Once a social hub for the maritime community in Burnham, subsequently a boarding house and a care home for children and now a private residence once more.
This building (on the corner at middle right in the picture above) was standing by the time of the Peachey Williams survey of 1838. It is likely it was a private residence of some importance at that time, as it is one of only two listed as ‘House and lawn’ rather than ‘House and garden’, suggesting the owners were of the leisured class.
The first reference we have found to the ‘Steam Packet Inn’ is in a report in the Taunton Courier, in September 1860, of John Neck being granted a license. It is interesting to note in the same report that Sea View House, next door, was refused a license. Being next door to the Customs House, it was a popular rendezvous for the seafaring community. Throughout the 1860’s it is believed to have provided commercial accommodation and some stabling facilities. At this time it seems it was known as The Pier Hotel: it was labelled as such n a planning map of 1852 (below); in a newspaper report of 1859 noted by Mike Matthews (see comment below); and still listed as such in the 1861 census. Perhaps its different functions were carried on under different names for a period of time?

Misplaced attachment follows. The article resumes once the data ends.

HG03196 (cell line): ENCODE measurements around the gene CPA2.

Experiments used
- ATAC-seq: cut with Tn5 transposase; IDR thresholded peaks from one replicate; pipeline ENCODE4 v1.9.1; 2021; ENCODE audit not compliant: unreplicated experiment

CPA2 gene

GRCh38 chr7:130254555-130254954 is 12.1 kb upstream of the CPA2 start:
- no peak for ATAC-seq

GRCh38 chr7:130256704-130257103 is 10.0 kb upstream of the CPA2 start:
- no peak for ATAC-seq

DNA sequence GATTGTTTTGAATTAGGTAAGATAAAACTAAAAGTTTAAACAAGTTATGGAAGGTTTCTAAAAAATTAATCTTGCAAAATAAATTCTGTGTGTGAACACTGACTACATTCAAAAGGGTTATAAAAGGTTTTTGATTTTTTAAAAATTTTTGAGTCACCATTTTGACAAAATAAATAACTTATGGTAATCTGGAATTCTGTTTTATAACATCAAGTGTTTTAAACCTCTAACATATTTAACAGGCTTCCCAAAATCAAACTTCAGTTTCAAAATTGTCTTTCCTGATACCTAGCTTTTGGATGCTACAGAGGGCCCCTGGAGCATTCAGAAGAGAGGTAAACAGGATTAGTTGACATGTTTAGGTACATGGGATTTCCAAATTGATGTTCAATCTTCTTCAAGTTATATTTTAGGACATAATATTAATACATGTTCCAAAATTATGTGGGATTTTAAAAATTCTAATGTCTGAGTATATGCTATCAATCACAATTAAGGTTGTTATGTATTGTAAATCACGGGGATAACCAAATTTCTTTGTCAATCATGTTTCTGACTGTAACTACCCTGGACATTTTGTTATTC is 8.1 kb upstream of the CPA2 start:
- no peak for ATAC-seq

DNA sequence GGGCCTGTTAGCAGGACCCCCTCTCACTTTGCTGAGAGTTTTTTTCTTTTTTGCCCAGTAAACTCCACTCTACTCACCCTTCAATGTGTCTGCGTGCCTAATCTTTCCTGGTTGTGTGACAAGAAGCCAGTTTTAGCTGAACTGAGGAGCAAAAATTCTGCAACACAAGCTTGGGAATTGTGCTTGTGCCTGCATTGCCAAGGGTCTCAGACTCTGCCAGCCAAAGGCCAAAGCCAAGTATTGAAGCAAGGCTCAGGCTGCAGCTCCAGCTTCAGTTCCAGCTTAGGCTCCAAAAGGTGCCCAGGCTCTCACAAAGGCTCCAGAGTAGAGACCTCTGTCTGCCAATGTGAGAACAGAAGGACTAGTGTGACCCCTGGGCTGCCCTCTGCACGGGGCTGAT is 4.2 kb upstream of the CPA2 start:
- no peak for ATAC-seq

The name of the inn refers to ships operating maritime postal services so it is often found near quays from which such services were operated. We have no evidence to suport the idea that a packet ship postal service ever operated to Burnham but the jetty was used by stream ships which may possibly have carried mail. Also the proximity to the Customs House may have influenced the naming.
Below is a clipping from an unidentified source, found among the Dupuis Diary entries relating to 1867:
Sometime between 1866 and 1871/2 it was acquired by Millicent Bowley and began operation as an apartment and boarding house and was renamed York House. In the 20th century it became a Residential Home operated by Somerset County Council. During the 1960’s & 1970’s it accommodated children.